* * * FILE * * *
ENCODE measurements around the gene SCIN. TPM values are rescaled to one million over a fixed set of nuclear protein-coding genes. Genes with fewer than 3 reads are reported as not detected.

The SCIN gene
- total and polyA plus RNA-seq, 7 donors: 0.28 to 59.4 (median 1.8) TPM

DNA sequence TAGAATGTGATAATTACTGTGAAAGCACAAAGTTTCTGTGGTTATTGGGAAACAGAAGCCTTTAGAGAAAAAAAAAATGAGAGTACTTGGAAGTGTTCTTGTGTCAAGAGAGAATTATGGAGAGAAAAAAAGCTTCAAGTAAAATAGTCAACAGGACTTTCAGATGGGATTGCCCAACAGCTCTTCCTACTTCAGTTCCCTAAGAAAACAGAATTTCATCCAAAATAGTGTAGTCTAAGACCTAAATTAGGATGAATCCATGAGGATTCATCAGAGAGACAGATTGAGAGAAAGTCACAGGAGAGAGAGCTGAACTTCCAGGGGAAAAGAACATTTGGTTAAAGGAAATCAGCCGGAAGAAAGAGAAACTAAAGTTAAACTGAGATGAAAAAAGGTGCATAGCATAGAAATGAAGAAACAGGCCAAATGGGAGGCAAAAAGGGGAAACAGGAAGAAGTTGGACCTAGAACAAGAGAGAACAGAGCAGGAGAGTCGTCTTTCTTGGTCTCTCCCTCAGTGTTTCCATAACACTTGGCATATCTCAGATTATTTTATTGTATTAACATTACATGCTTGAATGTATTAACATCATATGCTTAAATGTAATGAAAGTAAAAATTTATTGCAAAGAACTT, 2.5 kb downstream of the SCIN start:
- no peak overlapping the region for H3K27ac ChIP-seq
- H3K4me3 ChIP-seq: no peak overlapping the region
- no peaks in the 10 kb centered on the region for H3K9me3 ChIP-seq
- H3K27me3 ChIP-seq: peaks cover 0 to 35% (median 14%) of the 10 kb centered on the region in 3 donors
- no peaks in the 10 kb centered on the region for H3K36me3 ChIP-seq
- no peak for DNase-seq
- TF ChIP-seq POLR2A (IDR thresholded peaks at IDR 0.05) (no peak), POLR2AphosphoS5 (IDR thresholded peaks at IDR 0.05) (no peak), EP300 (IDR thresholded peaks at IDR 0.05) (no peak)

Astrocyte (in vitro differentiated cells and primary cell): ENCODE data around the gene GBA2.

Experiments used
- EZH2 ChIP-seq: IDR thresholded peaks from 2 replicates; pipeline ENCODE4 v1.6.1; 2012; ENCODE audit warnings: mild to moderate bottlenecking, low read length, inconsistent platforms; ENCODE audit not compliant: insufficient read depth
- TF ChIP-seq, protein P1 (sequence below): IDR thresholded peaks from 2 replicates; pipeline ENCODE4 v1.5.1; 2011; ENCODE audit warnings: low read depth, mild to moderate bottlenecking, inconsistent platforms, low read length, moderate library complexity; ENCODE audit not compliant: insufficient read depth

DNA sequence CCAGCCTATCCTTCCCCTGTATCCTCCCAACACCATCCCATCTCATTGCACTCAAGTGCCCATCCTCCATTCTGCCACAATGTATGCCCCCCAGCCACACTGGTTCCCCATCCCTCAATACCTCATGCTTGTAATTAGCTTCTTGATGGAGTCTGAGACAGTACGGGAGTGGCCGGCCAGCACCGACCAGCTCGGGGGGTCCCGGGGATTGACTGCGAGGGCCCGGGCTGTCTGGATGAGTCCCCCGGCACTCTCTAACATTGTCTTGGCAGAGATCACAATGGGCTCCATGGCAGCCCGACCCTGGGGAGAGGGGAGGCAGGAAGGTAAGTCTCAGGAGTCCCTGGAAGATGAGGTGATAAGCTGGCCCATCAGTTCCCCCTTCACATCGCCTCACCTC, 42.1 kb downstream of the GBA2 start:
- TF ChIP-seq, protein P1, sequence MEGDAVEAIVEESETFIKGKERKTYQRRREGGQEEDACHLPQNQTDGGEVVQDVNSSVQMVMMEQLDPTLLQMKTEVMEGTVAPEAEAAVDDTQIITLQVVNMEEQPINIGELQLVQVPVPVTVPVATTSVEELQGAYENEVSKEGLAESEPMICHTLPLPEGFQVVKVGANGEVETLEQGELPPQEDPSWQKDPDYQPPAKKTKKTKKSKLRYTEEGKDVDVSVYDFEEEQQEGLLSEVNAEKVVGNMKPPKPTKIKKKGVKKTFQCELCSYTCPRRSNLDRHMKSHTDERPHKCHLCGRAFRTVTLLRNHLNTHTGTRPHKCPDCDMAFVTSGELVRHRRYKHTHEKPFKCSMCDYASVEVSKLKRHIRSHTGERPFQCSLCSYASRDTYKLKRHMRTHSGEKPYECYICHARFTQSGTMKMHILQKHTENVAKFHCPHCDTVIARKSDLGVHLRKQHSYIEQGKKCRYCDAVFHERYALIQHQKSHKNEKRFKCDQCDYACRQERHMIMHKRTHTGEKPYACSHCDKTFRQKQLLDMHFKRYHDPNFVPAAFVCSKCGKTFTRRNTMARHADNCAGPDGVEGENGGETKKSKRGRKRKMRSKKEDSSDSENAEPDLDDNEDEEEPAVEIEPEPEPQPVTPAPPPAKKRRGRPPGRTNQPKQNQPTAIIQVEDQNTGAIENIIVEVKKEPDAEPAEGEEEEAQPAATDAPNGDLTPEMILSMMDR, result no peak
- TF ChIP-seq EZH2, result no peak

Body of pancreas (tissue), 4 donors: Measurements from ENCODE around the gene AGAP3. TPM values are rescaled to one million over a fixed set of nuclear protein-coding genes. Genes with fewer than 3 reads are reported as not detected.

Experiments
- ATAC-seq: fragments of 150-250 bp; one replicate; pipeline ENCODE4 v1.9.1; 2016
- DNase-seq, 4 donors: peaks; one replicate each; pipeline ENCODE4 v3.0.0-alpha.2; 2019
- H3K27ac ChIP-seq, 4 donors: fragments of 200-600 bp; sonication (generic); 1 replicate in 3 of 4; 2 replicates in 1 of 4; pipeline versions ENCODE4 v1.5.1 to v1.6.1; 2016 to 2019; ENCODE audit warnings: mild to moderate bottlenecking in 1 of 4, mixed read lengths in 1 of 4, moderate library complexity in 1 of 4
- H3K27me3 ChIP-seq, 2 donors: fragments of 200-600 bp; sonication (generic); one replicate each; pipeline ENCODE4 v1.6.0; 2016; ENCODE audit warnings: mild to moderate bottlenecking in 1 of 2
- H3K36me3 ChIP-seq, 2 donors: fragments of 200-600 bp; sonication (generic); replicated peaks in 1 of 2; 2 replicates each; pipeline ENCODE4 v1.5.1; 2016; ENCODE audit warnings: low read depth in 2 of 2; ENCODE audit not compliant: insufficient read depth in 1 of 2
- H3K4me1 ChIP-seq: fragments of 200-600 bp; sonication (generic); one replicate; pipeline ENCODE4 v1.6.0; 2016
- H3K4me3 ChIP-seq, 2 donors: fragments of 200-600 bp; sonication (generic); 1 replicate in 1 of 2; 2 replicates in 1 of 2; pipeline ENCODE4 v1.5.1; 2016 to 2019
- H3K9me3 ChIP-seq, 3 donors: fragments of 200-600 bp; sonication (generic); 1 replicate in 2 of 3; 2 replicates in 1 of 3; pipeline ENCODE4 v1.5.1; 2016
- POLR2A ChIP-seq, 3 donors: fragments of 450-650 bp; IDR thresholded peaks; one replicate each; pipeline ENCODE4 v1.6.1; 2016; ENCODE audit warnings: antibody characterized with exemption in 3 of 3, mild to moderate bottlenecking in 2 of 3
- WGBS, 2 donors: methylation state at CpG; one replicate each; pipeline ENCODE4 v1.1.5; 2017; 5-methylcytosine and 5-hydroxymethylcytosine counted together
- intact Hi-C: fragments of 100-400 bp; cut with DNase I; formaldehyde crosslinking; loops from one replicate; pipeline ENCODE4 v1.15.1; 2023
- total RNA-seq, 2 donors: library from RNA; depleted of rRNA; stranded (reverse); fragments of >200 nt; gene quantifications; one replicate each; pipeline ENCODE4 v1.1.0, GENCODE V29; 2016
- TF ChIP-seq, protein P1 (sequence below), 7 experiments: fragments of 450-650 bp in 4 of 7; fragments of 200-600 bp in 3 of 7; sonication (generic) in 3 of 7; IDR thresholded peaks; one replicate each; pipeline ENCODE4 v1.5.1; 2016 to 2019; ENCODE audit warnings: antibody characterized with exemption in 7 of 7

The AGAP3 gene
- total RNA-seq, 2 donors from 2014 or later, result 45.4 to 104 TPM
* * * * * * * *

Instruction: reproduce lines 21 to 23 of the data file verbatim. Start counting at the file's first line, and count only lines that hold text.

- ATAC-seq: fragments of 150-250 bp; one replicate; pipeline ENCODE4 v1.9.1; 2016
- DNase-seq, 4 donors: peaks; one replicate each; pipeline ENCODE4 v3.0.0-alpha.2; 2019
- H3K27ac ChIP-seq, 4 donors: fragments of 200-600 bp; sonication (generic); 1 replicate in 3 of 4; 2 replicates in 1 of 4; pipeline versions ENCODE4 v1.5.1 to v1.6.1; 2016 to 2019; ENCODE audit warnings: mild to moderate bottlenecking in 1 of 4, mixed read lengths in 1 of 4, moderate library complexity in 1 of 4